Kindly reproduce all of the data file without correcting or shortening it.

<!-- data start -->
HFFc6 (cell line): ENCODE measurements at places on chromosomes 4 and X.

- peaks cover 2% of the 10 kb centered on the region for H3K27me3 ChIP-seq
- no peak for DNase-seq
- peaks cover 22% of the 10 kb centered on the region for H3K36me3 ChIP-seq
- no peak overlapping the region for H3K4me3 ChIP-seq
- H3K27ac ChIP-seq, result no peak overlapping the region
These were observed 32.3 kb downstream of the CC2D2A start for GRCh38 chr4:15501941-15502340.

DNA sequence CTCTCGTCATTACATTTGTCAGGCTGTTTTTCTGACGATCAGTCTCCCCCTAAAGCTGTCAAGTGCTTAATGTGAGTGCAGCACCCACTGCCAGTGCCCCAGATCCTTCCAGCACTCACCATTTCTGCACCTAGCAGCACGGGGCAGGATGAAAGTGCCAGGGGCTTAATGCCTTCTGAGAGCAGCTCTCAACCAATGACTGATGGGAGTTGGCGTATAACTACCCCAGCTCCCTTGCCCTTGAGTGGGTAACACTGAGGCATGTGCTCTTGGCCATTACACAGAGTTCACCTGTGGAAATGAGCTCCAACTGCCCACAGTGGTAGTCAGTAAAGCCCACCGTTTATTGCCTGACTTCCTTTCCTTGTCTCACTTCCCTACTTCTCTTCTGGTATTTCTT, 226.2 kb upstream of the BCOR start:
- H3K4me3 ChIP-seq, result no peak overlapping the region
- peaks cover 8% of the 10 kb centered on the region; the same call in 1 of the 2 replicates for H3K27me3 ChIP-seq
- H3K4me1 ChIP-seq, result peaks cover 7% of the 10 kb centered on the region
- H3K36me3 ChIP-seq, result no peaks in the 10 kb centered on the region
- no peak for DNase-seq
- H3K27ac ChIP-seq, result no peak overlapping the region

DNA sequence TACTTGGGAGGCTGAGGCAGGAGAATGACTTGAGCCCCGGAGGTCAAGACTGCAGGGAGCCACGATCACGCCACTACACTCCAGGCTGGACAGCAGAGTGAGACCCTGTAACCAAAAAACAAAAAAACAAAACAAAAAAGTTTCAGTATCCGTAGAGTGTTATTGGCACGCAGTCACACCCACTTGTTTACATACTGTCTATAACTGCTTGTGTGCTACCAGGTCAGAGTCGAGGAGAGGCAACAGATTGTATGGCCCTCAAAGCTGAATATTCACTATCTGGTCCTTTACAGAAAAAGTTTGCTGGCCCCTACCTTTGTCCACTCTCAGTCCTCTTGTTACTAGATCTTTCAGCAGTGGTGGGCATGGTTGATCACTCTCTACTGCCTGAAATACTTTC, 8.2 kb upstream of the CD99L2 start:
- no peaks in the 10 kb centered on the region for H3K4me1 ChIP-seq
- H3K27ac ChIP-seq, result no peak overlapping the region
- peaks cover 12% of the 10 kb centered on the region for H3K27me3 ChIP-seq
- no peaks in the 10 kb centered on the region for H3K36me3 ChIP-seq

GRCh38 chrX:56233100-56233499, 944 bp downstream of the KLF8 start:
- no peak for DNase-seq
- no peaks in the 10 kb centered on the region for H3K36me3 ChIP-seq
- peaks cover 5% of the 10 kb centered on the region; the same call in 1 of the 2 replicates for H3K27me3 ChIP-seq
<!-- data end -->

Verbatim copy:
HFFc6 (cell line): ENCODE measurements at places on chromosomes 4 and X.

- peaks cover 2% of the 10 kb centered on the region for H3K27me3 ChIP-seq
- no peak for DNase-seq
- peaks cover 22% of the 10 kb centered on the region for H3K36me3 ChIP-seq
- no peak overlapping the region for H3K4me3 ChIP-seq
- H3K27ac ChIP-seq, result no peak overlapping the region
These were observed 32.3 kb downstream of the CC2D2A start for GRCh38 chr4:15501941-15502340.

DNA sequence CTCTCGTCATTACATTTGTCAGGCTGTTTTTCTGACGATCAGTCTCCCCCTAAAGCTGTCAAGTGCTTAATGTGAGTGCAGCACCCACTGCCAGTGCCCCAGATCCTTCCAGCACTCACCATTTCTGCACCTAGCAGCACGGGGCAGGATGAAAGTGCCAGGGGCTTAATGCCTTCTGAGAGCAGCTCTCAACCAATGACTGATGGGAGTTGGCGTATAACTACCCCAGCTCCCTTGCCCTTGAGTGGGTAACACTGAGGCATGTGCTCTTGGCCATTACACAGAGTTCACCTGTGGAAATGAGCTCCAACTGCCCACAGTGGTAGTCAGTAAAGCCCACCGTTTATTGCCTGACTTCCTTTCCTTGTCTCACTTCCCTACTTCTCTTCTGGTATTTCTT, 226.2 kb upstream of the BCOR start:
- H3K4me3 ChIP-seq, result no peak overlapping the region
- peaks cover 8% of the 10 kb centered on the region; the same call in 1 of the 2 replicates for H3K27me3 ChIP-seq
- H3K4me1 ChIP-seq, result peaks cover 7% of the 10 kb centered on the region
- H3K36me3 ChIP-seq, result no peaks in the 10 kb centered on the region
- no peak for DNase-seq
- H3K27ac ChIP-seq, result no peak overlapping the region

DNA sequence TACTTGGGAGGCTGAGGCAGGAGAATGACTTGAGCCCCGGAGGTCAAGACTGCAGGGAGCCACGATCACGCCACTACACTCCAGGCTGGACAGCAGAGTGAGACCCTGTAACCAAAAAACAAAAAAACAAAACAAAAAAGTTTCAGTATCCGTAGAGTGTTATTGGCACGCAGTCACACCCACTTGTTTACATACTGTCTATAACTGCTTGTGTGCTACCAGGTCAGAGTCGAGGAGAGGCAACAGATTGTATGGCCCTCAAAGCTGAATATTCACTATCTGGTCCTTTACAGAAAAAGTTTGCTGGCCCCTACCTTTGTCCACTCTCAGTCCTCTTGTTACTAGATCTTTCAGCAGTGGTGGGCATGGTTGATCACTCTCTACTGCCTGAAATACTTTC, 8.2 kb upstream of the CD99L2 start:
- no peaks in the 10 kb centered on the region for H3K4me1 ChIP-seq
- H3K27ac ChIP-seq, result no peak overlapping the region
- peaks cover 12% of the 10 kb centered on the region for H3K27me3 ChIP-seq
- no peaks in the 10 kb centered on the region for H3K36me3 ChIP-seq

GRCh38 chrX:56233100-56233499, 944 bp downstream of the KLF8 start:
- no peak for DNase-seq
- no peaks in the 10 kb centered on the region for H3K36me3 ChIP-seq
- peaks cover 5% of the 10 kb centered on the region; the same call in 1 of the 2 replicates for H3K27me3 ChIP-seq